The Newfoundland is a calm, dignified dog that’s reknown for its water rescue capabilities!
The Newfoundland dog is favored by fishermen, frequently kept as a companion and helper. It is a very large dog with great strength, a double thick coat, and is a master at swimming long distances. It also has a calm temperament is calm and is dependable. This is a working dog with the perfect combination of traits for water rescues and life saving, and it excels at it.
The Newfoundland is very protective of its family. It gets along well with strangers, both humans and animals, as long as they do not present a threat. But the Newfie prefers to keep a separation between its family and any intruders. It will place itself physically between its family and strangers rather than bark, growl or bite. When selecting a Newfoundland, look for joint dysplasia and heart problems.
- Kingdom: Animalia
- Phylum: Chordata
- Class: Mammalia
- Order: Carnivora
- Family: Canidae
- Genus: Canis
- Species: lupus familiaris
The Newfoundland dog is a working breed. This breed is known for its water rescue capabilities, and it has also been a frequent companion and helper for fishermen. The Newfoundland is best suited to cool climates.
The Newfoundland breed originated on the island of Newfoundland. Its ancestors include the St. John’s Dog and large Mastiffs. The Newfoundland was used to pull fishing nets and equipment, and has also been involved in numerous large water rescue operations.
Popular hybrids include the Bernefie, a cross between the Newfoundland and the Bernese Mountain Dog.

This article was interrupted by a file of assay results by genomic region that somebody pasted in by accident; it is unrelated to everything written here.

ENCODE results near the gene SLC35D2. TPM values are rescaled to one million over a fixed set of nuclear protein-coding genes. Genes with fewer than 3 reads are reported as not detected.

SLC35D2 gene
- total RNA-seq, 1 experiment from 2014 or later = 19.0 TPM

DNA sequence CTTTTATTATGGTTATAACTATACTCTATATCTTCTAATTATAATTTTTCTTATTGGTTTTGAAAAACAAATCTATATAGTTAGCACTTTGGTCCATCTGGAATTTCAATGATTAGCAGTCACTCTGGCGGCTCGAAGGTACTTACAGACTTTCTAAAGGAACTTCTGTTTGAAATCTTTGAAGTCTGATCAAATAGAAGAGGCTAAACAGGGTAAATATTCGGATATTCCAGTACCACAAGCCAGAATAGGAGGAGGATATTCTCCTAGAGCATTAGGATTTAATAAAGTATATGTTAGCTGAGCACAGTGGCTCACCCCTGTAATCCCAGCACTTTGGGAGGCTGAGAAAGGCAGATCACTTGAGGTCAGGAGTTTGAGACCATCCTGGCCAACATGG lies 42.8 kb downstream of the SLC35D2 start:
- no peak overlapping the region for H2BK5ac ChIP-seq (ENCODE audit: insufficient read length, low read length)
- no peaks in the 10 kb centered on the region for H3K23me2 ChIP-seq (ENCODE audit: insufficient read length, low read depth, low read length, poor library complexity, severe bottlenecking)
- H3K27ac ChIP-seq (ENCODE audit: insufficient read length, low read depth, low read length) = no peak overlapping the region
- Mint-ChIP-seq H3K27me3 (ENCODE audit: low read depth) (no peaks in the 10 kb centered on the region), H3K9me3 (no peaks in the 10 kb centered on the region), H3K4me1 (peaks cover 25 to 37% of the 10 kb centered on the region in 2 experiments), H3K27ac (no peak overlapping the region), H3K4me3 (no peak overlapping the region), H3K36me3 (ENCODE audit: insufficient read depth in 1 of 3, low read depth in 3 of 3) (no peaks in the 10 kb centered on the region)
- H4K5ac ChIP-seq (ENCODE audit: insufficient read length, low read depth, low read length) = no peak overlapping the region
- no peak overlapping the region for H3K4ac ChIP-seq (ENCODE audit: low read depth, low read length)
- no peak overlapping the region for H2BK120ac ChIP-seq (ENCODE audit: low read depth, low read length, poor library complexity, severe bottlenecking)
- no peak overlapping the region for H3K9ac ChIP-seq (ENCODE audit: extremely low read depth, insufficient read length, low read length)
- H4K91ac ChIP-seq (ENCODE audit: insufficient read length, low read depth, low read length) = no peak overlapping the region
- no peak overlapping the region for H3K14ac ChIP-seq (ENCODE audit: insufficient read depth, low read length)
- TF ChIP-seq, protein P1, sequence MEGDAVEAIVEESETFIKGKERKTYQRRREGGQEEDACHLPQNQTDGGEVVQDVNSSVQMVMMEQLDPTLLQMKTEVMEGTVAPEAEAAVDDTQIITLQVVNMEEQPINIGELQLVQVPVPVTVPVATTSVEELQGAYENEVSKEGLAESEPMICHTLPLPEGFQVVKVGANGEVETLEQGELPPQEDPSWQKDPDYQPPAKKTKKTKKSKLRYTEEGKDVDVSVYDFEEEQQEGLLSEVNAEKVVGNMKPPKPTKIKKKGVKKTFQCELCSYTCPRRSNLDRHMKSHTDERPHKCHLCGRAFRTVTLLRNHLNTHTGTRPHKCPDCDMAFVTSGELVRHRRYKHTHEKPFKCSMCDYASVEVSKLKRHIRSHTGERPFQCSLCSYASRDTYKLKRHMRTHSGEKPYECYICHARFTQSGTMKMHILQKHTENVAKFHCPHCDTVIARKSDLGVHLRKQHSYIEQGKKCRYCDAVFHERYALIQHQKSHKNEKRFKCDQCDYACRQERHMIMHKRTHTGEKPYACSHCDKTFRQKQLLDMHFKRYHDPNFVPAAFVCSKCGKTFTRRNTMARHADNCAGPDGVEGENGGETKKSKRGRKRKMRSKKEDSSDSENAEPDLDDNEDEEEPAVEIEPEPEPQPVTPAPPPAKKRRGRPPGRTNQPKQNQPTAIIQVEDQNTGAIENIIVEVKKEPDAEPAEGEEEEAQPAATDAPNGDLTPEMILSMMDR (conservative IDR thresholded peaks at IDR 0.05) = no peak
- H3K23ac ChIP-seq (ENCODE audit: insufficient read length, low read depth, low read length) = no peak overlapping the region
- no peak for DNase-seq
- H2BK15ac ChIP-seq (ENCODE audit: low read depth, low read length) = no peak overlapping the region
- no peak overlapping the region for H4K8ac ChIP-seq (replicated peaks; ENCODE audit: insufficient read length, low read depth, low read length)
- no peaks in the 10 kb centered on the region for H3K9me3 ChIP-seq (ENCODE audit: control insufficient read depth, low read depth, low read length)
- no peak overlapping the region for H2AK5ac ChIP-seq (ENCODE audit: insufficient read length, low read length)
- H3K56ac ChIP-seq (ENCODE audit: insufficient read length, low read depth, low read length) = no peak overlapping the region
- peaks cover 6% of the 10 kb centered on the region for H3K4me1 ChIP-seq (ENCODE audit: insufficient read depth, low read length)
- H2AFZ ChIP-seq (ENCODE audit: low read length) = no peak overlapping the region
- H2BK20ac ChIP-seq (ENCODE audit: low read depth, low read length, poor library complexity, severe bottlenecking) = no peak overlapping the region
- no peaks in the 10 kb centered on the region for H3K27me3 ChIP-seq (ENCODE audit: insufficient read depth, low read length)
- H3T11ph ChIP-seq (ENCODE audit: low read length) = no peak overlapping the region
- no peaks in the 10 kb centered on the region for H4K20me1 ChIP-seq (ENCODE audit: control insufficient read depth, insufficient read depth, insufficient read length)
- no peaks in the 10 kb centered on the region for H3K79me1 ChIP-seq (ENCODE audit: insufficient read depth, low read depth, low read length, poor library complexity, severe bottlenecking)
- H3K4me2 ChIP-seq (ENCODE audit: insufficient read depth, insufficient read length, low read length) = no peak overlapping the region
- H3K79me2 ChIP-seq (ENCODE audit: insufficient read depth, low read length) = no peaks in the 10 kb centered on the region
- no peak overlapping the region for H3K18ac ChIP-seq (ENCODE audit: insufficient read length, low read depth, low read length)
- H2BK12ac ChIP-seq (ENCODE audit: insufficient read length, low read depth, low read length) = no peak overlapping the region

The Newfoundland is a large dog with a long, wavy coat. Colors include black, black and blue, bronze, brown and gray. Those with a white coat with black markings are called Landseer, and in some countries are considered a separate breed. The head and muzzle are broad, the ears small and pendant, and the eyes dark brown. The nose is usually black, but is brown on bronze Newfies. Males are 27-29 inches tall and weigh 130-150 pounds. Females measure 25-27 inches tall and weigh 100-120 pounds.
Care and Feeding
The Newfoundland’s diet should contain fish, pork, poultry and lamb, and should provide ample fat. The Newfoundland needs to be brushed at least once a week, and more when shedding. Occasional dry shampoo is best to keep from stripping away the coat’s oils. The Newfoundland’s hind dewclaws should be removed.
Annual checkups are advised. Vaccinations should be administered on the following schedule:
- 6-8 weeks: Distemper, Leptospirosis, Hepatitis, Parainfluenza, Parvo, and Corona virus (DHLPPC)
- 10-12 weeks: Second DHLPPC
- 14-16 weeks: Third DHLPPC and rabies
- Annually: DHLPPC and rabies booster
Newfoundlands shed their undercoats in the spring and fall. Frequent vacuuming will be required at these times if kept indoors.
Housing Your Dog
Handling and Training
Common Health Problems
- Liz Palika, The Howell Book of Dogs: The Definitive Reference to 300 Breeds and Varieties , Howell Book House, 2007
- American Kennel Club, The Complete Dog Book: 20th Edition (Complete Dog Book) , Ballantine Books, 2006
- Kristin Mehus-Roe, The Original Dog Bible: The Definitive Source to All Things Dog, BowTie Press, 2005
- Newfoundland“, Copyright Dog Breed Info Center
- Newfoundland (dog), Wikipedia
- Newfoundland Puppies for Sale, Copyright PuppyFind.com, LLC
Featured Image Credit: Liliya Kulianionak, Shutterstock